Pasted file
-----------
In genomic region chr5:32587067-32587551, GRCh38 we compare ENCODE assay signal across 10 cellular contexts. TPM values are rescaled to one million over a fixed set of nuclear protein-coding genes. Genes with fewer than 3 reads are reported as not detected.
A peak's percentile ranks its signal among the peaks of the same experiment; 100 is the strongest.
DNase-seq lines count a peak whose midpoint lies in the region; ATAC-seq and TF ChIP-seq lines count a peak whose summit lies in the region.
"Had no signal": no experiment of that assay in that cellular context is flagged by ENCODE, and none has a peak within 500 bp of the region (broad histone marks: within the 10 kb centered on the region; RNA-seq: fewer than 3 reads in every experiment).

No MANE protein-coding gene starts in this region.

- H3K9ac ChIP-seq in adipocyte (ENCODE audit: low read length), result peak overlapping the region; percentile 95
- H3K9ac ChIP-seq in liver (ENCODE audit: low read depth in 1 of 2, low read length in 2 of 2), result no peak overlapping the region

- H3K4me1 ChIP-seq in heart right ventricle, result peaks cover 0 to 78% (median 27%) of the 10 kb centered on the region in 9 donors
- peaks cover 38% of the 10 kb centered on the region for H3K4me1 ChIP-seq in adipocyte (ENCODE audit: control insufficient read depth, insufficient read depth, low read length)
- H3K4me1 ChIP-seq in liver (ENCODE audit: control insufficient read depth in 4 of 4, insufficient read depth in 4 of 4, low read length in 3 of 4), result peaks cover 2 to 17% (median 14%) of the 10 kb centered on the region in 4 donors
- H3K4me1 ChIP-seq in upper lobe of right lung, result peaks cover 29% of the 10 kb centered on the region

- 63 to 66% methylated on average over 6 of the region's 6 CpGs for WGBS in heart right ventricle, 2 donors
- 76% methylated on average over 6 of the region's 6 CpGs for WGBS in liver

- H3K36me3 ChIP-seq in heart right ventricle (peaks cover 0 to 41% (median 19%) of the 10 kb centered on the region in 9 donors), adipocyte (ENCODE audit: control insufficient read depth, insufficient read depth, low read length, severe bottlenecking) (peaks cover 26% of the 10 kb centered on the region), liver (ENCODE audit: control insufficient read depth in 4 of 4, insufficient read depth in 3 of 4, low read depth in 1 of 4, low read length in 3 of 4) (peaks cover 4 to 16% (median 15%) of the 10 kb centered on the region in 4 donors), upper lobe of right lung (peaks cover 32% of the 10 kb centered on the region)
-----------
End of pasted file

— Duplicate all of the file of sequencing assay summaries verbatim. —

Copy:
In genomic region chr5:32587067-32587551, GRCh38 we compare ENCODE assay signal across 10 cellular contexts. TPM values are rescaled to one million over a fixed set of nuclear protein-coding genes. Genes with fewer than 3 reads are reported as not detected.
A peak's percentile ranks its signal among the peaks of the same experiment; 100 is the strongest.
DNase-seq lines count a peak whose midpoint lies in the region; ATAC-seq and TF ChIP-seq lines count a peak whose summit lies in the region.
"Had no signal": no experiment of that assay in that cellular context is flagged by ENCODE, and none has a peak within 500 bp of the region (broad histone marks: within the 10 kb centered on the region; RNA-seq: fewer than 3 reads in every experiment).

No MANE protein-coding gene starts in this region.

- H3K9ac ChIP-seq in adipocyte (ENCODE audit: low read length), result peak overlapping the region; percentile 95
- H3K9ac ChIP-seq in liver (ENCODE audit: low read depth in 1 of 2, low read length in 2 of 2), result no peak overlapping the region

- H3K4me1 ChIP-seq in heart right ventricle, result peaks cover 0 to 78% (median 27%) of the 10 kb centered on the region in 9 donors
- peaks cover 38% of the 10 kb centered on the region for H3K4me1 ChIP-seq in adipocyte (ENCODE audit: control insufficient read depth, insufficient read depth, low read length)
- H3K4me1 ChIP-seq in liver (ENCODE audit: control insufficient read depth in 4 of 4, insufficient read depth in 4 of 4, low read length in 3 of 4), result peaks cover 2 to 17% (median 14%) of the 10 kb centered on the region in 4 donors
- H3K4me1 ChIP-seq in upper lobe of right lung, result peaks cover 29% of the 10 kb centered on the region

- 63 to 66% methylated on average over 6 of the region's 6 CpGs for WGBS in heart right ventricle, 2 donors
- 76% methylated on average over 6 of the region's 6 CpGs for WGBS in liver

- H3K36me3 ChIP-seq in heart right ventricle (peaks cover 0 to 41% (median 19%) of the 10 kb centered on the region in 9 donors), adipocyte (ENCODE audit: control insufficient read depth, insufficient read depth, low read length, severe bottlenecking) (peaks cover 26% of the 10 kb centered on the region), liver (ENCODE audit: control insufficient read depth in 4 of 4, insufficient read depth in 3 of 4, low read depth in 1 of 4, low read length in 3 of 4) (peaks cover 4 to 16% (median 15%) of the 10 kb centered on the region in 4 donors), upper lobe of right lung (peaks cover 32% of the 10 kb centered on the region)